Tuesday, February 12, 2008

NHL's best bargains for bucks

One unfortunate thing that happens when advanced statistics begin to permeate sports is that you end up with cheap imitations. An example: Bill James started with a well-thought-out framework, came up with Runs Created, and optimized it until it Runs Created correlated as well as possible with actual Runs.

But all kinds of people followed-up Runs Created with meaningless offensive statistics - I remember my 1989 baseball season preview described five or six of them and treated them as though they were equally significant. Some of the "competitors" to Runs Created used RBIs in their formulas or failed to penalize players for getting caught stealing. Simple stuff. The only statistical testing they underwent was for the person who made them up to look at the top ten and decide that it did a good enough job of picking out the best players in the league.

You can't do that in baseball anymore - the last decade has made it obvious that James knew what he was talking about, while the pretenders were doing just that - pretending to create statistics. This is not true, in hockey, unfortunately.

Witness the Toronto Star pretending to do statistical analysis:

NHL's best bargains for bucks

Long story short: they think the NHL's "best bargains" are 1) forwards who have the most points per dollar of salary; 2) goaltenders who have the most wins per dollar of salary. The list has the usual suspects: Corey Perry, Ryan Getzlaf, Alexander Ovechkin, Evgeni Malkin, Sidney Crosby, Patrick Sharp, Paul Stastny and Nicklas Backstrom.

It's hard to say how preposterous this is. It's obvious that the list will be filled with players with under three years experience - though not necessarily young players: Sharp is 26 - and guys who play the power-play. It's also hard to say that these guys are still bargains given what they'll get paid next year:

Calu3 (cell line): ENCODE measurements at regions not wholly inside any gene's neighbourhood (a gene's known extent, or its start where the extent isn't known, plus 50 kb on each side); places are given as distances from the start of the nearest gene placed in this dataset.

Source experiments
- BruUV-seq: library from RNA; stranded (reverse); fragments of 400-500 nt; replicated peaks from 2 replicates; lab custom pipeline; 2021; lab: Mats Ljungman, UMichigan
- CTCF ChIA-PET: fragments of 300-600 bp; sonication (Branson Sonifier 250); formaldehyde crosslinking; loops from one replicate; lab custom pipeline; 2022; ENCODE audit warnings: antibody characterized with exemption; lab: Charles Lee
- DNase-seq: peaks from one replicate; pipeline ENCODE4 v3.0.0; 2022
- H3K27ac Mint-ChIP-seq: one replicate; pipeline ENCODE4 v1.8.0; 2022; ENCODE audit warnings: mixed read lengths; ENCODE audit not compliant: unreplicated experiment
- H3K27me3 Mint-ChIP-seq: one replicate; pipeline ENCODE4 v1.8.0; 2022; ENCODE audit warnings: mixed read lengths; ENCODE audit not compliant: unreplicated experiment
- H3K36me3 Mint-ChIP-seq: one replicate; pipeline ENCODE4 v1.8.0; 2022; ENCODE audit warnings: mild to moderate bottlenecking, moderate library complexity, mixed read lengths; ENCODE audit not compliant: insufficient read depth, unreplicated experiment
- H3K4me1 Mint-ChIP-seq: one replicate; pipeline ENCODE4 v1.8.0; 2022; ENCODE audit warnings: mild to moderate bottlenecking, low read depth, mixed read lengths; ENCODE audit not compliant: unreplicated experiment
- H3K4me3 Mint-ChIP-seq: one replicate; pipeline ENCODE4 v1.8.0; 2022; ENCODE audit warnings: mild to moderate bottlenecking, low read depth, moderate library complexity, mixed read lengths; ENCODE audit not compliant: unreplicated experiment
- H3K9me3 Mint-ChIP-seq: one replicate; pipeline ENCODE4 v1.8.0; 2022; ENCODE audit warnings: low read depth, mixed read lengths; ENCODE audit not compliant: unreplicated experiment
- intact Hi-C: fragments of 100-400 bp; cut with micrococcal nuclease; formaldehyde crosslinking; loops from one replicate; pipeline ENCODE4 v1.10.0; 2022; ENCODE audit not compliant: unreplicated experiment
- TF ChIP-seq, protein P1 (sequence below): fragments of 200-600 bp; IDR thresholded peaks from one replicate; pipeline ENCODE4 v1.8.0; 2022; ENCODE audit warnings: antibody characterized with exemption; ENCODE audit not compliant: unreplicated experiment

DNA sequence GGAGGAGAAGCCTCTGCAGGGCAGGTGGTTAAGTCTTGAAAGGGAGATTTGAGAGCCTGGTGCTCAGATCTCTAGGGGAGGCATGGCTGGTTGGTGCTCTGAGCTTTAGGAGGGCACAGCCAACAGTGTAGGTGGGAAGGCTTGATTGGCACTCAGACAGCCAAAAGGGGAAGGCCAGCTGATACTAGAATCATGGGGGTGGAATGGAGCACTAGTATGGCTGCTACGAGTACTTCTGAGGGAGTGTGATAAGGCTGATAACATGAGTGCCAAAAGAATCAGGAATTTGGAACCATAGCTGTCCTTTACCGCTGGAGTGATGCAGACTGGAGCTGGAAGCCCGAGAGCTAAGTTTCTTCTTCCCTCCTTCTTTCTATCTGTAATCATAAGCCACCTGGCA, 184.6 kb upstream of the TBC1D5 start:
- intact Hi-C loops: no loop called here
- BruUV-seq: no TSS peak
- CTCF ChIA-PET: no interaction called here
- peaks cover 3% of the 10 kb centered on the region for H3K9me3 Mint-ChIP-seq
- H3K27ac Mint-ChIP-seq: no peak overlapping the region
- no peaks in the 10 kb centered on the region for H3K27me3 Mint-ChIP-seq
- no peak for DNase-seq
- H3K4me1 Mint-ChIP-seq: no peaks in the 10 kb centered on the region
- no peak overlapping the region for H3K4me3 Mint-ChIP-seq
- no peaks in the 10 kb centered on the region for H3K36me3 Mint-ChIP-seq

Sharp: $4M for 4 years
Crosby: $9M for 5 years
Ovechkin: $9M for 13 years
Getzlaf: $5M for 5 years

The others haven't signed extensions yet, but it seems insane to say that four players who are owed $210 million by their respective teams are bargains.

At any rate, this article is arithmetic masquerading as statistical analysis. It's obvious that developing young, talented players will give you the most bang for your buck. That's always been true, though it's less so now that the CBA forces teams to renegotiate after a player's first three seasons. But to effectively claim that power-play points per dollar of salary is a measure of a player's worth is patently ridiculous, not to mention ignorant of the entire rest of the game.

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Couldn't agree with you more. It's no news to anyone that young players who produce big numbers can still be had for smaller amounts.

When I think of value, I think of teams that locked up star players who had some leverage, and did so with long-term contracts for those players peak seasons, a Rick Nash, an Ales Hemsky. I also think of Chris Pronger, Martin Brodeur.

But I haven't looked at this in detail, either, so I can't be too hard on the Toronto Star.
Yeah, I laughed at that article as well. About the nicest thing you can say about it is that hopefully the author will turn toward more accurate metrics in the future.
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